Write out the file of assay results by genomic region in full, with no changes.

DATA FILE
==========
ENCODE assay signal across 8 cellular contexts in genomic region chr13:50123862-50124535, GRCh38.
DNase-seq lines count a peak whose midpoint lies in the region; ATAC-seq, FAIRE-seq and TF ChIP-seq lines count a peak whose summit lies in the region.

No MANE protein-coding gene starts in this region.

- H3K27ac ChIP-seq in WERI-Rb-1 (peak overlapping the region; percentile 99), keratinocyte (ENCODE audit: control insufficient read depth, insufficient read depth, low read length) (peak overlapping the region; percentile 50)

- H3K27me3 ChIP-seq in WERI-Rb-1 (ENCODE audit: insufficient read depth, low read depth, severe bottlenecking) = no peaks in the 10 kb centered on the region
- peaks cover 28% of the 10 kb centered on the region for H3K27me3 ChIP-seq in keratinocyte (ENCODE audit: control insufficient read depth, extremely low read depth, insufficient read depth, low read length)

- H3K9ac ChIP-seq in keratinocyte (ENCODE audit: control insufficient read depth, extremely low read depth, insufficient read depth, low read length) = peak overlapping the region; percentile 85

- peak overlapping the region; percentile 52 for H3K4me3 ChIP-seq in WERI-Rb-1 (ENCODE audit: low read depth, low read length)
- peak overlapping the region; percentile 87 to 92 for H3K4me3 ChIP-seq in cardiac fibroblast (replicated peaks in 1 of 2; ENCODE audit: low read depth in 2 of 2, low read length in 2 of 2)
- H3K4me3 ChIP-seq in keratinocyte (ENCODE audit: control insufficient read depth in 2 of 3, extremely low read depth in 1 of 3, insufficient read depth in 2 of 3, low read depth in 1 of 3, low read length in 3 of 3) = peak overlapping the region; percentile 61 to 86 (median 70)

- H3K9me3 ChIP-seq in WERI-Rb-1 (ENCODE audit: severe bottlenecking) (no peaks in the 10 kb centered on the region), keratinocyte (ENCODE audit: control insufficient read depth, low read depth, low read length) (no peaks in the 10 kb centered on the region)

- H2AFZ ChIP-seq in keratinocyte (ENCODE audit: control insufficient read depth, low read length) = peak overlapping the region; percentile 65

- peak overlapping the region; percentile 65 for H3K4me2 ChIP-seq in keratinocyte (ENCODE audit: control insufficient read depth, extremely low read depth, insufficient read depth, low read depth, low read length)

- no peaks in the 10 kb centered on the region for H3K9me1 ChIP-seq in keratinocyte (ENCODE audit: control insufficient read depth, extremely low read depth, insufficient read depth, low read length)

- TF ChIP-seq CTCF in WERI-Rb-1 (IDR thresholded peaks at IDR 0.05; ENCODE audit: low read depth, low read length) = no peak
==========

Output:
ENCODE assay signal across 8 cellular contexts in genomic region chr13:50123862-50124535, GRCh38.
DNase-seq lines count a peak whose midpoint lies in the region; ATAC-seq, FAIRE-seq and TF ChIP-seq lines count a peak whose summit lies in the region.

No MANE protein-coding gene starts in this region.

- H3K27ac ChIP-seq in WERI-Rb-1 (peak overlapping the region; percentile 99), keratinocyte (ENCODE audit: control insufficient read depth, insufficient read depth, low read length) (peak overlapping the region; percentile 50)

- H3K27me3 ChIP-seq in WERI-Rb-1 (ENCODE audit: insufficient read depth, low read depth, severe bottlenecking) = no peaks in the 10 kb centered on the region
- peaks cover 28% of the 10 kb centered on the region for H3K27me3 ChIP-seq in keratinocyte (ENCODE audit: control insufficient read depth, extremely low read depth, insufficient read depth, low read length)

- H3K9ac ChIP-seq in keratinocyte (ENCODE audit: control insufficient read depth, extremely low read depth, insufficient read depth, low read length) = peak overlapping the region; percentile 85

- peak overlapping the region; percentile 52 for H3K4me3 ChIP-seq in WERI-Rb-1 (ENCODE audit: low read depth, low read length)
- peak overlapping the region; percentile 87 to 92 for H3K4me3 ChIP-seq in cardiac fibroblast (replicated peaks in 1 of 2; ENCODE audit: low read depth in 2 of 2, low read length in 2 of 2)
- H3K4me3 ChIP-seq in keratinocyte (ENCODE audit: control insufficient read depth in 2 of 3, extremely low read depth in 1 of 3, insufficient read depth in 2 of 3, low read depth in 1 of 3, low read length in 3 of 3) = peak overlapping the region; percentile 61 to 86 (median 70)

- H3K9me3 ChIP-seq in WERI-Rb-1 (ENCODE audit: severe bottlenecking) (no peaks in the 10 kb centered on the region), keratinocyte (ENCODE audit: control insufficient read depth, low read depth, low read length) (no peaks in the 10 kb centered on the region)

- H2AFZ ChIP-seq in keratinocyte (ENCODE audit: control insufficient read depth, low read length) = peak overlapping the region; percentile 65

- peak overlapping the region; percentile 65 for H3K4me2 ChIP-seq in keratinocyte (ENCODE audit: control insufficient read depth, extremely low read depth, insufficient read depth, low read depth, low read length)

- no peaks in the 10 kb centered on the region for H3K9me1 ChIP-seq in keratinocyte (ENCODE audit: control insufficient read depth, extremely low read depth, insufficient read depth, low read length)

- TF ChIP-seq CTCF in WERI-Rb-1 (IDR thresholded peaks at IDR 0.05; ENCODE audit: low read depth, low read length) = no peak